Urtaku's successor was a man named Tempti-Khumma-In-Shushinak (664–653 BCE) who launched attacks into Assyria that were ultimately unsuccessful. Following the Battle of Ulai in 653 BCE the Elamite king was killed and Susa itself was sacked and invaded. The Assyrians probably would have continued to occupy the territory further but their vassal state Media was attacked by the Scythians under the rule of Madius and this probably forced them to move most of their military north.
During this time the son of Achaemenes named Teispes conquered Elam and the city of Anshan. This would eventually form the foundation for the later Achaemenid Empire. Originally they paid tribute to the Assyrians along with Media, Mannaeans, and the Persians all up until the collapse of Assyria.
The Assyrians would successfully repel the Scythians from Media and the groups of the Persians, Medes and Parthians remained under their control. By 647 BCE the Assyrian king Ashurbanipal had grown tired of the Elamite attacks into his territory. Following the Battle of Susa the Elamite civilization was devastated. A tablet unearthed by Henry Austin Layard in 1854 said the following about the destruction.
"Susa, the great holy city, abode of their Gods, seat of their mysteries, I conquered. I entered its palaces, I opened their treasuries where silver and gold, goods and wealth were amassed...I destroyed the ziggurat of Susa. I smashed its shining copper horns. I reduced the temples of Elam to naught; their gods and goddesses I scattered to the winds. The tombs of their ancient and recent kings I devastated, I exposed to the sun, and I carried away their bones toward the land of Ashur. I devastated the provinces of Elam and on their lands I sowed salt."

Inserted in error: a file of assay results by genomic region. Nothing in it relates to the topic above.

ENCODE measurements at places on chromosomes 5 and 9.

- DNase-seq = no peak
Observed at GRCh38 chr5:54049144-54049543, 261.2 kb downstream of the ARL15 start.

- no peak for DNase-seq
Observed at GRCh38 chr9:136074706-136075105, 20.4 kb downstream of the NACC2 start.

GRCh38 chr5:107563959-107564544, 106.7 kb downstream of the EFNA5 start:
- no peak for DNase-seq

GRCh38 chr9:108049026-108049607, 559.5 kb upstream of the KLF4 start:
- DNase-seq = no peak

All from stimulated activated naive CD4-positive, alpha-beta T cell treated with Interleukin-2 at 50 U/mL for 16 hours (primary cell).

There was a quick succession of several Elamite kings during this period who were all either assassinated or overthrown. Some were captured by the Assyrians including the last Elamite king known as Khumma-Khaldash III who was deposed in 640 BCE. The civilization of Elam was partially destroyed once again with rule being claimed later by Shuttir-Nakhkhunte. During this time there was no unified Elam civilization like had existed before, instead it was fragmented city-states that had survived the destruction of the Assyrians that persisted.
The following Elamite kings known as Khallutush-In-Shushinak and Atta-Khumma-In-Shushinak ruled over fragmented city states but were constantly threatened by Assyrian power in the north. However, upon the death of Ashurbanipal the Assyrian Empire began to fall apart and various regional powers began to assert their independence around 627 BCE. The Medes, Persians and Parthians rebelled right away and in 616 BCE declared themselves independent of Assyria.
During this time the city-states of Elam was conquered by the Median Empire under the rule of Cyaxares. Under Cyaxares the Elamites would participate in the alliance with the Chaldean leader named Nabopolassar who later went on to conquer Babylonia. By 605 BCE the alliance had taken over all of Assyria. Following the alliance victories are Kalakh/Calah in 616 BCE, Ashur in 613 BCE, Ninveh in 612 BCE, Harran in 608 BCE and Carchemish in 605 BCE, Elam would officially be incorporated within the Median Empire. The following Elamite kings of Khumma-Menanu and Shilhak-In-Shushinak II never claimed any territory and the final ruler before being conquered by the Persians was named Tempti-Khumma-In-Shushinak.